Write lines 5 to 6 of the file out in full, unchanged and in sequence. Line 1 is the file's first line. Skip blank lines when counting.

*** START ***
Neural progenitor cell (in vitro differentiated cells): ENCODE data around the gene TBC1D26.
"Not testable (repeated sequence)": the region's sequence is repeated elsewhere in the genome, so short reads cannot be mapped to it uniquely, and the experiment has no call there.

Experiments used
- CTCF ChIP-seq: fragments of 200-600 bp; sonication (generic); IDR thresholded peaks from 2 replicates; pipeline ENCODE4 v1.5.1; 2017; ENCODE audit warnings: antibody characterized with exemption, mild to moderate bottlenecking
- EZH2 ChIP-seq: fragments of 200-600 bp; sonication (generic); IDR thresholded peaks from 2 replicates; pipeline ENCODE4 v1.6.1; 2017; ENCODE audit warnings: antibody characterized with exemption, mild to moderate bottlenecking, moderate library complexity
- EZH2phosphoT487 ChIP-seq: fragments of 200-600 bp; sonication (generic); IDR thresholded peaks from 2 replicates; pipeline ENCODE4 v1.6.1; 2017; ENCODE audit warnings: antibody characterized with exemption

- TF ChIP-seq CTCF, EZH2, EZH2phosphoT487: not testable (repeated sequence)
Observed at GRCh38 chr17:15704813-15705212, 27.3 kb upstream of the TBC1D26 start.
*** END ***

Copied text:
- EZH2 ChIP-seq: fragments of 200-600 bp; sonication (generic); IDR thresholded peaks from 2 replicates; pipeline ENCODE4 v1.6.1; 2017; ENCODE audit warnings: antibody characterized with exemption, mild to moderate bottlenecking, moderate library complexity
- EZH2phosphoT487 ChIP-seq: fragments of 200-600 bp; sonication (generic); IDR thresholded peaks from 2 replicates; pipeline ENCODE4 v1.6.1; 2017; ENCODE audit warnings: antibody characterized with exemption